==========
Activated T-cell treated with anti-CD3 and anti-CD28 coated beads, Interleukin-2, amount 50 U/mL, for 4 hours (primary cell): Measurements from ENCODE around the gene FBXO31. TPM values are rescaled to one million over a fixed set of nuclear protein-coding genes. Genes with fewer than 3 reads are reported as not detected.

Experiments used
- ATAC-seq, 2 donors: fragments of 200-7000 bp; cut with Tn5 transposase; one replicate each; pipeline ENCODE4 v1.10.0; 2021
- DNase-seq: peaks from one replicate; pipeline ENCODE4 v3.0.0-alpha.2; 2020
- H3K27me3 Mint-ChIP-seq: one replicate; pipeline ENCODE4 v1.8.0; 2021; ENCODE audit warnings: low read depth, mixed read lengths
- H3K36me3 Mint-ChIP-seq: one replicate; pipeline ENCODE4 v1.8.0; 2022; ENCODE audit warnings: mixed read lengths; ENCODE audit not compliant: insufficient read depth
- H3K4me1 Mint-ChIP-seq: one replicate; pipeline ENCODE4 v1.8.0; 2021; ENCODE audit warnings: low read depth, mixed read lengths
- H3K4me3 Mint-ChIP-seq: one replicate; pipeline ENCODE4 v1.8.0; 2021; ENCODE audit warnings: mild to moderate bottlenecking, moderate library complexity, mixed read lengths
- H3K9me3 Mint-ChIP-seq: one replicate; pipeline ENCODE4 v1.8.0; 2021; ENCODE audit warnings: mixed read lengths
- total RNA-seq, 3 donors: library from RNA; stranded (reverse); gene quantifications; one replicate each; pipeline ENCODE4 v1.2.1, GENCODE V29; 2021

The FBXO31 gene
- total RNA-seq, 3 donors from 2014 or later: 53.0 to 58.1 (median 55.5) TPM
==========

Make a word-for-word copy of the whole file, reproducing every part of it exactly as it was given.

Activated T-cell treated with anti-CD3 and anti-CD28 coated beads, Interleukin-2, amount 50 U/mL, for 4 hours (primary cell): Measurements from ENCODE around the gene FBXO31. TPM values are rescaled to one million over a fixed set of nuclear protein-coding genes. Genes with fewer than 3 reads are reported as not detected.

Experiments used
- ATAC-seq, 2 donors: fragments of 200-7000 bp; cut with Tn5 transposase; one replicate each; pipeline ENCODE4 v1.10.0; 2021
- DNase-seq: peaks from one replicate; pipeline ENCODE4 v3.0.0-alpha.2; 2020
- H3K27me3 Mint-ChIP-seq: one replicate; pipeline ENCODE4 v1.8.0; 2021; ENCODE audit warnings: low read depth, mixed read lengths
- H3K36me3 Mint-ChIP-seq: one replicate; pipeline ENCODE4 v1.8.0; 2022; ENCODE audit warnings: mixed read lengths; ENCODE audit not compliant: insufficient read depth
- H3K4me1 Mint-ChIP-seq: one replicate; pipeline ENCODE4 v1.8.0; 2021; ENCODE audit warnings: low read depth, mixed read lengths
- H3K4me3 Mint-ChIP-seq: one replicate; pipeline ENCODE4 v1.8.0; 2021; ENCODE audit warnings: mild to moderate bottlenecking, moderate library complexity, mixed read lengths
- H3K9me3 Mint-ChIP-seq: one replicate; pipeline ENCODE4 v1.8.0; 2021; ENCODE audit warnings: mixed read lengths
- total RNA-seq, 3 donors: library from RNA; stranded (reverse); gene quantifications; one replicate each; pipeline ENCODE4 v1.2.1, GENCODE V29; 2021

The FBXO31 gene
- total RNA-seq, 3 donors from 2014 or later: 53.0 to 58.1 (median 55.5) TPM